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District Of Columbia: City Council Finalizes Vote Decriminalizing Pot Possession Offenses

  • by Paul Armentano, NORML Deputy Director March 4, 2014

    Members of the Washington DC City Council gave final approval today to legislation reducing the District’s marijuana possession penalties to a fine-only violation.

    District lawmakers voted 10 to 1 in favor of “The Simple Possession of Small Quantities of Marijuana Decriminalization Amendment Act of 2013,” which amends District law involving the possession or transfer of up to one ounce of marijuana from a criminal misdemeanor (punishable by up to 6 months incarceration and a maximum fine of $1,000) to a civil violation (punishable by a $25 fine, no arrest, no jail time, and no criminal record). Democrat Mayor Vincent C. Gray said that he intends to sign the measure into law.

    Offenses involving the public consumption of cannabis remain classified as a criminal misdemeanor under DC law, punishable by up to six-months in jail and a $500 fine. The possession of cannabis-related paraphernalia will be re-classified as a violation, not a criminal offense.

    Once signed into law, the measure faces a 60-day review period by members of Congress.

    The District measure is similar to existing ‘decriminalization’ laws in California, Connecticut, Maine, Massachusetts, Nebraska, New York, Oregon, Rhode Island, and Vermont where private, non-medical possession of marijuana is treated as a civil, non-criminal offense.

    Five additional states – Minnesota, Mississippi, Nevada, North Carolina, and Ohio – treat marijuana possession offenses as a fine-only misdemeanor offense.

    Three states – Alaska, Colorado, and Washington – impose no criminal or civil penalty for the private possession of small amounts of marijuana.

    A 2012 analysis published by the American Civil Liberties Union of Maryland reported that the District possesses the highest percentage of marijuana possession arrests per capita in the nation.

    19 Responses to “District Of Columbia: City Council Finalizes Vote Decriminalizing Pot Possession Offenses”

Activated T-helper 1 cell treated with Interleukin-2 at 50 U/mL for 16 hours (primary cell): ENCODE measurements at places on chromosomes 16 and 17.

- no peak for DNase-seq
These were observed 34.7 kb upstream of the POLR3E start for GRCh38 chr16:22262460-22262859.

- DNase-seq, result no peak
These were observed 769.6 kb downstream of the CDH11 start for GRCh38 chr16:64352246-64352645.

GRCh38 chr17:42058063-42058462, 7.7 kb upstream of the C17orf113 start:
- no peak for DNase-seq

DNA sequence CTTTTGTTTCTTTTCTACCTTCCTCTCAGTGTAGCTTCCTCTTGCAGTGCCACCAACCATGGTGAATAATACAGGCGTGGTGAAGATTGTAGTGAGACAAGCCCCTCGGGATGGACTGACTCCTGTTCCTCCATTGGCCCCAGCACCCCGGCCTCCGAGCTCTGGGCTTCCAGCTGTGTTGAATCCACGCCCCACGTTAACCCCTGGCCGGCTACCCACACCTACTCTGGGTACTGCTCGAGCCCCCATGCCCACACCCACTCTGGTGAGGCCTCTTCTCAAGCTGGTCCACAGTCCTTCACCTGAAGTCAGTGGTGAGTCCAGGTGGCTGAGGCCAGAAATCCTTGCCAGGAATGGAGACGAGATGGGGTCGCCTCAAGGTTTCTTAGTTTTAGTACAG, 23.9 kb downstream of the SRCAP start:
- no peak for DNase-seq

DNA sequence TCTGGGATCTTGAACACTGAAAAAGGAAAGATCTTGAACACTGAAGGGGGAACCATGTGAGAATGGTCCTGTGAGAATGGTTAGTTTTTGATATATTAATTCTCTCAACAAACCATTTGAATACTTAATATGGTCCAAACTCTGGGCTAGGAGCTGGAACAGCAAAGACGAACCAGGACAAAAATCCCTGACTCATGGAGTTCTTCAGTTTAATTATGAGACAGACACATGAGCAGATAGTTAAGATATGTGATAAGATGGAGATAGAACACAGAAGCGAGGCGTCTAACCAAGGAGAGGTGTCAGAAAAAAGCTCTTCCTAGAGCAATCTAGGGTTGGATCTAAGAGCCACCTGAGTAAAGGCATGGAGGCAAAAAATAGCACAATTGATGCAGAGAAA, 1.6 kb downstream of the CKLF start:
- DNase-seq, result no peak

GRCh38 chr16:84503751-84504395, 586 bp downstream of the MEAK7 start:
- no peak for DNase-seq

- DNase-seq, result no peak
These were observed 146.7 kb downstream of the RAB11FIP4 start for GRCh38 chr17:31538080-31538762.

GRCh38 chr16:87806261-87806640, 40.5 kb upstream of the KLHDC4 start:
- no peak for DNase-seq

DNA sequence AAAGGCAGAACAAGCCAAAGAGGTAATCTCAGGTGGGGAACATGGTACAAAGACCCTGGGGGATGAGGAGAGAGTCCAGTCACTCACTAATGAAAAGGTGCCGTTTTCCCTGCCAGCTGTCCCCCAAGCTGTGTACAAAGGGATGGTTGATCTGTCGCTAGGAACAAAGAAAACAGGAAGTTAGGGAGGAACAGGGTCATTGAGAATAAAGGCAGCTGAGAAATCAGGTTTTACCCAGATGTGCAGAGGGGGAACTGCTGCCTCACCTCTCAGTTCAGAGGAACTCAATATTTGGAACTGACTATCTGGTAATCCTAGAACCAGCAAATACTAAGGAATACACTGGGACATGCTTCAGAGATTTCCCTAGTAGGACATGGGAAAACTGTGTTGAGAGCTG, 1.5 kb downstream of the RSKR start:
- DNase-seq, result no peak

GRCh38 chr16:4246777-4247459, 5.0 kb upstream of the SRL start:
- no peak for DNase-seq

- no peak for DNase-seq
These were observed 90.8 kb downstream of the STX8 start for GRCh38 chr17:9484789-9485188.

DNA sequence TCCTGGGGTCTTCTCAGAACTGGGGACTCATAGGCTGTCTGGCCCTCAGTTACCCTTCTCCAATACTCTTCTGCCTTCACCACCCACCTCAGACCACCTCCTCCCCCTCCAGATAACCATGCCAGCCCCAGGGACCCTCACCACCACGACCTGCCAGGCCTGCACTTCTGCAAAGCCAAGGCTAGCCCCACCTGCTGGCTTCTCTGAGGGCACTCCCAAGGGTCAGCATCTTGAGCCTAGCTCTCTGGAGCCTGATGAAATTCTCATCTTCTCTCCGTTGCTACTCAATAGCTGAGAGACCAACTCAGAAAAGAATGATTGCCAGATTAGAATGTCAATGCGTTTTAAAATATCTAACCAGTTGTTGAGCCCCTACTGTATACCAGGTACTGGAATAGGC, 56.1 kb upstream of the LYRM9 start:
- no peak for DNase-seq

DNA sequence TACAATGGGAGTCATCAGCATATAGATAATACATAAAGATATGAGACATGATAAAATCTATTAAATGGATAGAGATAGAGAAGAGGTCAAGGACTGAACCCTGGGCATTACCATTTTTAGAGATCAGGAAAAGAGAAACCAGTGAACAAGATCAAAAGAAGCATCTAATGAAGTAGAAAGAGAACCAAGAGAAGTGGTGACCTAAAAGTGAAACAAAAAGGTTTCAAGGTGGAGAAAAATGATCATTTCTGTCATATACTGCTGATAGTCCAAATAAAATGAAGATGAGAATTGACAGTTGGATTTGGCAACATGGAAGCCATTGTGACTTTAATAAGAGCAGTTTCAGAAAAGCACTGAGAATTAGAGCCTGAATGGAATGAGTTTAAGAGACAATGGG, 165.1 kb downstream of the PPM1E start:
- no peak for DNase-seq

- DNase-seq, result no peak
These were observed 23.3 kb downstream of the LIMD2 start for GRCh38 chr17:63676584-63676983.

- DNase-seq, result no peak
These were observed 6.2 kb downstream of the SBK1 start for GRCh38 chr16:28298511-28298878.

1. Next step, legalization!!! Glad Obama isn’t stopping this. We gotta hurry before Hillary Nannystate Clinton gets elected.

    2. JAY says:

      Time for Wisconsin to wake up

    3. Quamie says:

      Another win…keep ’em coming. Everyone, write to your politicians

    4. Let’s hope this has a strong effect on Virginia. Virginia is for Pot Lovers!

    5. Galileo Galilei says:

      “Once signed into law, the measure faces a 60-day review period by members of Congress.”

      Remember Bob Barr?

    6. Dusty says:

      If any of these decriminalization measures have a ripple effect then I surely do hope this is the one!

    7. Fumester says:

      Okay, so now folks living in the seat of our national government can (will be able to, in all likelihood)smoke/vape/ingest but a significant portion of the rest of us cannot? What about Federal employees in the District??? Since it must pass the smell (pun intended) test by Congress, will it not be an ad hoc decrim on the federal level (albeit local)??? When will the Era of Lies end?? Goodness how I would love to be an herb activist, but as a government employee, that just ain’t possible. I will continue to pray that this plant, which is obviously a gift from God as are all other naturally occurring things on this earth, be recognized and celebrated for the possibilities it represents. Until then, the tyranny continues…

    8. Janet says:

      In Indianapolis, Marion County, possession of marijuana charges are often dismissed although there is no formal law making possession legal. This is great, but victims are still incarcerated overnight and have monetary penalties such as jail phone charges and automobile towing fees.

      Would love to see this changed to decriminalization!

    9. 420Elite says:

      I would love to just pay a fine and go on about my business. I think its 4:20 time!

    10. kevin says:

      So why isn’t this a nation wide law?

      [Paul Armentano responds: Because District laws enacted by the DC City Council apply to the District of Columbia, which has its own laws and elected officials. Only federal laws approved by Congress and signed by the President apply to the nation.]

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